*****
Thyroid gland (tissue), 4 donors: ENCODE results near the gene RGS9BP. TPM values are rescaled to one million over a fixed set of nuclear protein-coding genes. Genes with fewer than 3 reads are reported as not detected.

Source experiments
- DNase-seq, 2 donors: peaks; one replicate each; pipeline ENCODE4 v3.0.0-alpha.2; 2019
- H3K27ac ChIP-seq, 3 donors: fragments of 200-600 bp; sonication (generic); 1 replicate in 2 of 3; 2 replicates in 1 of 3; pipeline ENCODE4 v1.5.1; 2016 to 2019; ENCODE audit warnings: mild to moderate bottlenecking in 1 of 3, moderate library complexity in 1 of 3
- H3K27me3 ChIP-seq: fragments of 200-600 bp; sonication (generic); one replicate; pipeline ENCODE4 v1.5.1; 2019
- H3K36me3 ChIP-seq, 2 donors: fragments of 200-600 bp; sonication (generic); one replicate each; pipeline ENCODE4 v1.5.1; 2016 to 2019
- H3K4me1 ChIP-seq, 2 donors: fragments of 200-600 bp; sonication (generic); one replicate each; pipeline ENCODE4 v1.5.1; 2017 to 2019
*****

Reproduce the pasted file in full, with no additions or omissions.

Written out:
Thyroid gland (tissue), 4 donors: ENCODE results near the gene RGS9BP. TPM values are rescaled to one million over a fixed set of nuclear protein-coding genes. Genes with fewer than 3 reads are reported as not detected.

Source experiments
- DNase-seq, 2 donors: peaks; one replicate each; pipeline ENCODE4 v3.0.0-alpha.2; 2019
- H3K27ac ChIP-seq, 3 donors: fragments of 200-600 bp; sonication (generic); 1 replicate in 2 of 3; 2 replicates in 1 of 3; pipeline ENCODE4 v1.5.1; 2016 to 2019; ENCODE audit warnings: mild to moderate bottlenecking in 1 of 3, moderate library complexity in 1 of 3
- H3K27me3 ChIP-seq: fragments of 200-600 bp; sonication (generic); one replicate; pipeline ENCODE4 v1.5.1; 2019
- H3K36me3 ChIP-seq, 2 donors: fragments of 200-600 bp; sonication (generic); one replicate each; pipeline ENCODE4 v1.5.1; 2016 to 2019
- H3K4me1 ChIP-seq, 2 donors: fragments of 200-600 bp; sonication (generic); one replicate each; pipeline ENCODE4 v1.5.1; 2017 to 2019